University of Hyderabad, India
Today is Gandhi's birthday and the very beginning of October, which means that I've been living in India for nearly three months now! And when I say "living in India" I very much mean that I'm "living" here. As in I have a residential permit with the Andra Pradesh government, which, personally, I think is petty damn cool.
However, when I say that I'm "living" in India, it could also be taken that I'm "living life to the fullest" and "living new experiences" and "finding the meaning of life." As of yet, not all of those things are particularly true. I'm still not sure what the meaning of life is... sorry. But I do feel like I'm becoming an Indian, or at least as Indian as a pale American ginger can.
I no longer have to psych myself up about leaving campus and going out into the Indian world. When I first got here, going out into India was an all day commitment. It was, and still can be, exhausting and completely over stimulating. We'd come back to Tagore dirty and irritable from being stared at all day. There would be some weekends where we just weren't up for India, so we'd stay around campus and if we went out it'd be to the more Western parts of the city.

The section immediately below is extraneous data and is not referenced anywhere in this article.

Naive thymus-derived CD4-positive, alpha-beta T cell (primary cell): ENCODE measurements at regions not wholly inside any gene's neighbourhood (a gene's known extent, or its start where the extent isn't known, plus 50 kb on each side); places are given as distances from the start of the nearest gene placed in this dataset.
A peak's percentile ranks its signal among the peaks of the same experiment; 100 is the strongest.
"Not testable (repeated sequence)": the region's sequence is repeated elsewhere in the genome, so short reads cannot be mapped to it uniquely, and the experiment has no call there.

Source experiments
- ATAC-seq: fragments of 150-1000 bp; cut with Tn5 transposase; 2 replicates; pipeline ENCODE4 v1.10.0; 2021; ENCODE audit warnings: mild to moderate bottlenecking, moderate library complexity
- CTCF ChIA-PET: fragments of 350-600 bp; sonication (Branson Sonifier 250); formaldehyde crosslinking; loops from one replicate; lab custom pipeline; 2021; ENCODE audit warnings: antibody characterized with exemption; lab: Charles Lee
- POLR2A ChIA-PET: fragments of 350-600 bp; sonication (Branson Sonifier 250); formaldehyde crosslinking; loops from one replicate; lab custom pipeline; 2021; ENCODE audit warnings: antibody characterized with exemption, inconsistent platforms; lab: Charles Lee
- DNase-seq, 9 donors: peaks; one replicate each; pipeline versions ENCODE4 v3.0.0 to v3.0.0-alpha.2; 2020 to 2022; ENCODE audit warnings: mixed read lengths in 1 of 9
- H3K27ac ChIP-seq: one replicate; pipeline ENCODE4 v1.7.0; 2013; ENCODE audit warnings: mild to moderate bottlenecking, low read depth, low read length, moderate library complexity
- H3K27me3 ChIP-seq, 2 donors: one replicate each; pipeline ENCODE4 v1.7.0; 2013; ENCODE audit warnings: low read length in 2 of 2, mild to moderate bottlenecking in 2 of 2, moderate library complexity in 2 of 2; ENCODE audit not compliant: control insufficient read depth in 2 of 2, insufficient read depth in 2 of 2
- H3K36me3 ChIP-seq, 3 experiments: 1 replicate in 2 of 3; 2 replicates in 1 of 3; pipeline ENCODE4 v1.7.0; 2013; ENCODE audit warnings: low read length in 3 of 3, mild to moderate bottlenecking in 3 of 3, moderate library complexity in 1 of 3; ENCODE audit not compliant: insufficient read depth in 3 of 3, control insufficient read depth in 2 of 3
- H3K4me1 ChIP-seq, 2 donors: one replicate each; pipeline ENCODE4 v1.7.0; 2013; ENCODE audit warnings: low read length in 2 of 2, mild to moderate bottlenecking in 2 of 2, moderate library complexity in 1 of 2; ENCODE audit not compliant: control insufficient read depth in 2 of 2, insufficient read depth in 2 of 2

Now I'm finding that I no longer need to be in the "right mood" to face India. I can just pop into the city or Lingampoli (the neighborhood close to campus) to run to the store or for the afternoon, and when I get back I don't feel like I'm totally drained and wiped out. Yeah, I'm still dirty and it's always annoying as fuck when people stare at me, but I've learned to deal with it. While it still bothers me, I've definitely learned to ignore it and go on my way.
In the first couple of days when we first got here one of the women at orientation told us that to properly navigate the Indian streets we needed a third "Indian eye," which Indians were born with but foreigners had to develop. While my Indian eye may not be fully developed, I think it's definitely there. I went to the grocery store in Lingampoli by myself the other day and I was effortlessly, consciencely aware of everything around me. I know how many people were walking behind me, I knew what type of vehicle was coming my way and how fast, but knowing that didn't seem to extol any extra energy. It was all just something I was aware of, as part of my environment.
To learn more about MC Study Abroad Student Harper Ganick’s adventures in India visit http://harperganick.blogspot.com/ to read her blog "There and Back Again: A Ginger’s Tale"